The Herzog/Navajo Collection and the Intellectual-Property Issue
RAINER HATOUM (Ethnologisches Musem, Berlin)
The “Herzog/Navajo” Collection and the Intellectual-Property Issue
The focus of my project is a body of 588 wax-cylinder recordings from a collection of some 1200 cylinders of ceremonial chants of the Navajo Indians of Arizona and New Mexico. Collected between 1931 and 1932, the songs were recorded by George Herzog (1901-1984) - an early, central figures in the discipline of ethnomusicology - on behalf of Mary Wheelwright.
Due to the short life-expectancy of early wax cylinder recordings, the originals were sent to Berlin for Galvano copies to be made (in the process of which the originals were destroyed) and preserved in the Berliner Phonogram-Archiv. Additionally, copies were sent to Wheelwright and a few American institutions such as American Museum of Natural History (New York) and the Bureau of American Ethnology (Washington).
In 1999 the Archiv was designated by UNESCO with “world heritage” status. This has stimulated an increase of public interest in the archive and with it the need to make its contents accessible to the public. The Herzog/Navajo collection is one of those in the archive that still needs to be documented, reevaluated and in one way or the other to be published.
The contents of the Herzog/Navajo collection comprises ceremonial songs of a number of chantways – the basic units of the Navajo ceremonial system. Chantways are led by specialist “singers,” who not only have command of hundreds of songs but also must be able to recite long prayers and retain a knowledge of numerous sand paintings and medicinal plants. Thus, individual singers can only specialize in some few chantways in the course of their lives. At one time about 24 Navajo chantways are said to have existed, organized into seven subcategories. Of these, only about eight have been reported still in regular use at the end of the 20th century. According to the minimal documentation available in Berlin, the Herzog/Navajo collection encompasses songs of the chantways “Blessingway chant,” “Hail chant,” “Night chant,” and “Bead chant.” These encompass most of the range of Navajo songs dealing with the phenomenon of “sickness.” Half of the chantways listed are now said to be no longer in use.
All the songs in the collection were performed by the singer Hosteen Klah (1867-1937) one of the best-known specialists for some of the chantways preserved in the collection. Because Klah left no direct successor (his only student died in 1931), the collection is unique and priceless. It was compiled by Klah with the intention that his enormous specialist knowledge might be saved for future Navajo generations.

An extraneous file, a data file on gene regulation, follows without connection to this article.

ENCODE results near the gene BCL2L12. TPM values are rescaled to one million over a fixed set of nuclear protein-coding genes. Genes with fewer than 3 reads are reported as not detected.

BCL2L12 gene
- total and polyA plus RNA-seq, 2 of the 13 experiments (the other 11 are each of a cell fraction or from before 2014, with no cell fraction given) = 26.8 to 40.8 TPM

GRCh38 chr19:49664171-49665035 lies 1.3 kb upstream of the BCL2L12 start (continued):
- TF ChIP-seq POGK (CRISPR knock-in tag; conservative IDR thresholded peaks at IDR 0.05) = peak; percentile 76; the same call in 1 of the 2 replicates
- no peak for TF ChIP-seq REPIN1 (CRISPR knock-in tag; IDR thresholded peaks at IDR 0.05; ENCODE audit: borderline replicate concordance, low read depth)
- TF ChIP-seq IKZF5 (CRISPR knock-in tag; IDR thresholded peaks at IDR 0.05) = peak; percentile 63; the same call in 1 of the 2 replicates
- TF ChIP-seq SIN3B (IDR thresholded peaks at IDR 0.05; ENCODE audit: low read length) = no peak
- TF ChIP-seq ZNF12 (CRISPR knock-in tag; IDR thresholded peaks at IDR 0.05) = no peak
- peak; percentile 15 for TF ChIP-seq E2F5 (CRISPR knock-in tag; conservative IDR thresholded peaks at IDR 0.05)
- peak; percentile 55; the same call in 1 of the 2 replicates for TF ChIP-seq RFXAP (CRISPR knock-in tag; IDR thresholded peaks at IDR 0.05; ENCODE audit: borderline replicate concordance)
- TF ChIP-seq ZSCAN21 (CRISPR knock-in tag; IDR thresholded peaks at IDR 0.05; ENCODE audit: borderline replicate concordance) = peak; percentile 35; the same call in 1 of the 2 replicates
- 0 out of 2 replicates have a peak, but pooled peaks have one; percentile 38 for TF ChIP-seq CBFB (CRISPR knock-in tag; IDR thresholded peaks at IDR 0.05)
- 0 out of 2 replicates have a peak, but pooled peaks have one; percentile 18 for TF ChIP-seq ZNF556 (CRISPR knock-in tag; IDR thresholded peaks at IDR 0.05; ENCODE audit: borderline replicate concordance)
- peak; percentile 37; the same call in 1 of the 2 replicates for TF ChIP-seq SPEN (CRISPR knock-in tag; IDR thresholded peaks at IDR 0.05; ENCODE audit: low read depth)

With regard to the imminent work on this collection it is essential to recognize the fact that the claim of the Berlin Archive to it is not the only one. While the official German point of view would hold that all original copyright claims are extinguished because more than 70 years have passed since Klah’s death, American institutions and representatives of the Navajo Nation would most likely judge the situation quite differently. Especially any to-be-expected Navajo claim is far more complicated than on first glance, because at the time the recordings were made it was decision of the specialist/performer to share the knowledge acquired by and passed down to him. But the rather recent issue of intellectual property rights for traditional cultures has changed the situation dramatically. The creation of tribal institutions and the ensuant political and cultural changes that occurred after World War II will have a determinative effect on conducting research on the collection and making publication of its results available.
Objectives of the Project
The project will pursue two goals: first, to analyze, document, and reevaluate the collection and, second, to describe the judicial problems in connection with the collection and its contents from a historical perspective.
Regarding the first goal, one must assess research already done, at least, on certain aspects of the collection in the 1940s and 1950s by Americans scholars such as David McAllester. Therefore, a close cooperation with American scholars and institutions as well as as representatives of the Navajo Nation will be integral elements of the planned research.
In addition to compiling adequate documentation, another focus will concern the meaning of the collection and the importance of those songs of the chantways preserved for today’s Navajo people. In this regard, I would raise two questions:
What influence does the radically changing socioeconomic conditions and modern technology have on a culture which was (and most likely in many ways still is) based on oral modes of knowledge transmission?
How does Navajo society and the keepers of traditional Navajo religious knowledge cultures deal with the challenges of a globalized world?
The second goal of my project is closely linked to the first, even though the range of issues in today’s judicial complex extends beyond the Navajo with regard to the Herzog/Navajo collection. It ranges from traditional ownership rights and their reinterpretation in the light of the modern tribal judicial system among the Navajo to judicial complexes on the national (American and German) and international (UNESCO) level that are meant to regulate intellectual-property rights. It is the complex judicial situation surrounding this particular collection that will be considered.
Both goals of research are meant to enrich our understanding of Navajo society and culture today and to negotiate a better understanding among all parties involved in preserving and dealing with aspects of traditional cultures in danger of extinction.